If your doctor tells you that reducing diets are unsafe, but fat is even less safe, you might try to discuss with him or her some of the issues raised in this paper. Such a discussion might have some of the aspects of a black slave trying to convince a white plantation owner that black people really aren't all best off picking cotton. Again, you might do best to look for another doctor.

If you are fat, had your blood pressure measured, recently, and it was high, ask to have it checked again. This time, be sure that whoever measures it makes a correction for the tightness of the arm-band. Frequently, fat people get false high blood pressure readings because the arm bands designed for smaller people are too tight on fat arms. If the corrected reading is still high, consider seriously whether putting yourself through the hunger and strain of a reducing diet is going to lower it...and whether any weight you lose will stay off (based on past experience both personal and statistical). There are other ways to lower high blood pressure besides losing weight, a way which sometimes raises blood pressure.

The medical profession has generally not examined its position toward fat. Until it does so, fat people will find little in the way of good medical care.

Changing: What, Who, and How

The viewpoint of this paper is that fat is not unhealthy; that fat people suffer enormously from the prejudice against fat. Can a person who is fat and who feels bad about it learn to feel good? Many fat people believe that they would really feel better if they were slim. Often these people live life from the sidelines, wishing that they could be out meeting people or doing exciting things, but not daring to act on their wishes because of embarrassment or fear of rejection. This fear is well-founded; fat people often are rejected. Does a fat person who believes that she would feel better if she were slim really mean, "I would feel better if I didn't think I was ugly and unlovable"?

I hope that fat people who feel that reducing is the only solution for them will think about the alternatives carefully. It's not that I attach any special value to being fat. Rather, getting slim and staying slim is such a risky, hard-to-reach goal for one who is fat. Muscular and lung capacity can be built up by reasonable exercise, if that is what a person wants to do. There are slim people who feel winded after climbing one flight of stairs, and there are fat people who do the heaviest manual labor as part of an ordinary day's work. There are fat people whose lives are rich with fun, friends, love and sex. It's the stereotype, not any particular individual's body size, that needs changing.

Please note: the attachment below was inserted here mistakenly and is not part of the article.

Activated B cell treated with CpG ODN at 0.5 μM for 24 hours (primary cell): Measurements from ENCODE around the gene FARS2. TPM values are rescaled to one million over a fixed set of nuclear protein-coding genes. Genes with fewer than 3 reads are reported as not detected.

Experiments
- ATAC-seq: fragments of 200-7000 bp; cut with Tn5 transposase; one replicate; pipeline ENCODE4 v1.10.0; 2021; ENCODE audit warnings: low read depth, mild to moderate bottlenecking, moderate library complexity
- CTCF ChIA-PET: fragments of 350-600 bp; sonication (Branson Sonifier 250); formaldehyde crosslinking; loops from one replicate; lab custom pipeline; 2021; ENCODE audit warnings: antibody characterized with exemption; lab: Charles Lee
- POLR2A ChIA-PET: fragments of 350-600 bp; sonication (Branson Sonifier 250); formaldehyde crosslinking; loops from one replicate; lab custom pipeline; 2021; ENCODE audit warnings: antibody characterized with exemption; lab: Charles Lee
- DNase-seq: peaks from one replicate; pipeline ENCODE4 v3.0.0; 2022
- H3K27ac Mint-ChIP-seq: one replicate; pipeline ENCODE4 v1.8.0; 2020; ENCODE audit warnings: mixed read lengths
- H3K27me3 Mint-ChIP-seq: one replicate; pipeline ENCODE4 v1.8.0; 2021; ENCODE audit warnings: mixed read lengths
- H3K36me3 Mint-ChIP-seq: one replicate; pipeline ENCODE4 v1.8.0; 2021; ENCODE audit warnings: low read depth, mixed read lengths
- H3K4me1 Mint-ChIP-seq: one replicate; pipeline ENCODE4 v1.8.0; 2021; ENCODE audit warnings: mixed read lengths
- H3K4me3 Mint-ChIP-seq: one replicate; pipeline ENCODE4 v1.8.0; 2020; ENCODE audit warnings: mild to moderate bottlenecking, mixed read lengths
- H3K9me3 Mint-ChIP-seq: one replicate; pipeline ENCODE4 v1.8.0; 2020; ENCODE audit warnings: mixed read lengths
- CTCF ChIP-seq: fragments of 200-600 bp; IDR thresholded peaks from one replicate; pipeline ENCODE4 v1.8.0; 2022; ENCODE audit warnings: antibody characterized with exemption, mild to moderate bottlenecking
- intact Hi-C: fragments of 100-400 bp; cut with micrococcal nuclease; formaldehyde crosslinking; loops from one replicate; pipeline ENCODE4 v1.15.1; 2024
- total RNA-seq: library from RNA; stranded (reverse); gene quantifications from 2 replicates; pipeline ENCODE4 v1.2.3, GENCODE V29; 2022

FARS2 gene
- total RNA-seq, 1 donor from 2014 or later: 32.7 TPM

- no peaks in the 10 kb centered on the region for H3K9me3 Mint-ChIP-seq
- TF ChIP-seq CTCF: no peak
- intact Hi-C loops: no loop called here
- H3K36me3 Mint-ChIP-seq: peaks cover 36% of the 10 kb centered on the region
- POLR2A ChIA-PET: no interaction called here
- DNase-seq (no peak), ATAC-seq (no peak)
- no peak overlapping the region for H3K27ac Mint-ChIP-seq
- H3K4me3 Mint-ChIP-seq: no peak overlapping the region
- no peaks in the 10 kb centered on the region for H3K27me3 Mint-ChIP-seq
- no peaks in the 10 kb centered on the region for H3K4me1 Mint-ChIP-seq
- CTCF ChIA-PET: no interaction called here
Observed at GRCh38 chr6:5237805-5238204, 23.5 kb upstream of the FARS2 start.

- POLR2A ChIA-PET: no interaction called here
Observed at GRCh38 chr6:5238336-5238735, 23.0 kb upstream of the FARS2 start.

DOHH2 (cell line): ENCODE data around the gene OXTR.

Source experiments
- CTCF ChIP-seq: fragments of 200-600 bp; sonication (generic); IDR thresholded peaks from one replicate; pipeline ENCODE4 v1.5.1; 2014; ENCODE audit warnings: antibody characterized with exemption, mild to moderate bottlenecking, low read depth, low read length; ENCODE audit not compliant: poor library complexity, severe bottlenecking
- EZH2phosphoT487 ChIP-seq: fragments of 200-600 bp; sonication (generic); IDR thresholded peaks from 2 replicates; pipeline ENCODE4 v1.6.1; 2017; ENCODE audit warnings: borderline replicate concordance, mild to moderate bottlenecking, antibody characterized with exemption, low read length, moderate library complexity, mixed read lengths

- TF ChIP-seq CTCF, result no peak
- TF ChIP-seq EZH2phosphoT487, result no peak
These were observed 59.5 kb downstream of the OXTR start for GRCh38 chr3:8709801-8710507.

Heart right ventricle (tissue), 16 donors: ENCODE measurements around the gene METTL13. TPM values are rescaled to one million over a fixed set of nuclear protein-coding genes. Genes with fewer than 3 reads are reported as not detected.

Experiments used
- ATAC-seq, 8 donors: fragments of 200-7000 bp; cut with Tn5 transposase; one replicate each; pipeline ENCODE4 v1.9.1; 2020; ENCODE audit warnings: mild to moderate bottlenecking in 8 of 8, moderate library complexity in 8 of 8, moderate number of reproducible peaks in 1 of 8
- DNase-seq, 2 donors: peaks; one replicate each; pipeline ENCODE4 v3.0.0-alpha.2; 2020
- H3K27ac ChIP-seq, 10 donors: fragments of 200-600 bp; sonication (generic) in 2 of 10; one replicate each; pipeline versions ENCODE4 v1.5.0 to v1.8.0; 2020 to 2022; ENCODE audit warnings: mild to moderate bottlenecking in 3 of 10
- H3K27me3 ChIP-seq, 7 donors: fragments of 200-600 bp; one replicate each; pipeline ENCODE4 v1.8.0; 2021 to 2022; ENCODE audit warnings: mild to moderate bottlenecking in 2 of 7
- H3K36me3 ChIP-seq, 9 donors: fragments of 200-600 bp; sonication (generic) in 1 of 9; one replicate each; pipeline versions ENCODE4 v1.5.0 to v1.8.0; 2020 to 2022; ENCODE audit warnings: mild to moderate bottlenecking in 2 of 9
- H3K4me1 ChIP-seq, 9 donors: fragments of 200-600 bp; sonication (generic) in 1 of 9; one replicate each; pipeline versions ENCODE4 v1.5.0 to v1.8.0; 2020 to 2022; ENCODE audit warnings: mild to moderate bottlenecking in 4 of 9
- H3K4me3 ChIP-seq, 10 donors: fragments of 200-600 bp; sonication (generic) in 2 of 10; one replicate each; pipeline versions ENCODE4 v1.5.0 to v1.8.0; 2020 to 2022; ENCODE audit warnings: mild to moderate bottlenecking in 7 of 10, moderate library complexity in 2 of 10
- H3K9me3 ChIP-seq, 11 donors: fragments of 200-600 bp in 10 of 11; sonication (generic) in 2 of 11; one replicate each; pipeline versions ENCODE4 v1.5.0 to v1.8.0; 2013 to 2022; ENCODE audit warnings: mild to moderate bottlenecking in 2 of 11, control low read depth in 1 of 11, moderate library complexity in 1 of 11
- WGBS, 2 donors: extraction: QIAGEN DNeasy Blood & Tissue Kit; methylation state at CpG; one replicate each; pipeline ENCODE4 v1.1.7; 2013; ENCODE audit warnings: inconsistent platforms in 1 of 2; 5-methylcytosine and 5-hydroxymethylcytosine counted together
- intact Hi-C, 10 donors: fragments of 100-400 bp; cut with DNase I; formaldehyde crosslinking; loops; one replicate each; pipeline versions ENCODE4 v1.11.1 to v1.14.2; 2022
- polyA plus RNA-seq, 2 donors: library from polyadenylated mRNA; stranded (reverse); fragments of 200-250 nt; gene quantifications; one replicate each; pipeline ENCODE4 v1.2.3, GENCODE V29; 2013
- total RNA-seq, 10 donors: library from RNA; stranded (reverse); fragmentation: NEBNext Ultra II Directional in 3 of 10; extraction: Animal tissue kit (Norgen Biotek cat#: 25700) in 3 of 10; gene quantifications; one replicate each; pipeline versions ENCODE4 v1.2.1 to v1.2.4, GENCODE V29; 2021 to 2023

Fat is not a health hazard. This is as true for the person who weighs six hundred pounds as for the person who would like to weigh twenty pounds less than she does. However outrageous such a claim may seem, it is based on practical logic. Is it any healthier to starve off six hundred pounds than to starve off twenty pounds? Is it any easier? Are not hunger and self--hatred. unsafe at any size?

In former times, Malaya was ruled by kings of enormous size. They weighed five or six hundred pounds, and they lived well over seventy years. Perhaps it was the special massages and exercises they had that kept them healthy. Perhaps it was their pride.

Obviously modern medicine could learn something from the ancient Malayans.

The health problems of fat people resemble the problems of other oppressed minorities. A recent article in Ebony reported that, in the United States, the rate of hypertension is many times higher for black people than for white. The same has been found for Puerto Ricans and Chicanos...and of course fat people. Can one predict that the same will be found for other oppressed people? The common problem seems to be stress, unhappiness and a sense of being "sick-at-heart".

Not that fat is a health problem, but that health is a social problem. We cannot treat people like ciphers, who must all fit the same mold or be damned. This social problem cries out for a humane solution.


"Atkins Diet Nearly Fatal, Ex-D.A. Sues for 7 Million," Slim News vol. 1, no. 1. 1973.

Bruch, Hilde. The Importance of Overweight. New York: W. W. Norton & Co. Inc. 1957.

Council on Foods and Nutrition, "A Critique of Low-Calorie Carbohydrate Ketogenic Weight Reduction Regimens." Journal of the American Medical Association, vol. 224, June 4, 1973.

"Fatties Should Shed Guilt, Not Pounds, Doctor Says". Los Angeles Times, Monday, August 6, 1973, Part 1, p. 3.

Louderback, Llewellyn, Fat Power. New York: Hawthorne Books, Inc. 1970.

Mayer, Jean, Overweight: Causes, Cost, and Control. Englewood Cliffs, New Jersey: Prentice-Hall, Inc. 1968.

Shapiro, David, "On Psychological Liberation". Issues in Radical Therapy, Vol. 1 , # 2, Spring, 1973. pp.25-28.

Slater, Jack, "Hypertension, Biggest Killer of Blacks", Ebony, Vol. XXVIII, # 8, June, 1973. pp. 74-82.

Solomon, Neil, and Sally Sheppard, The Truth About Weight Control, New York: Stein and Day. 1971.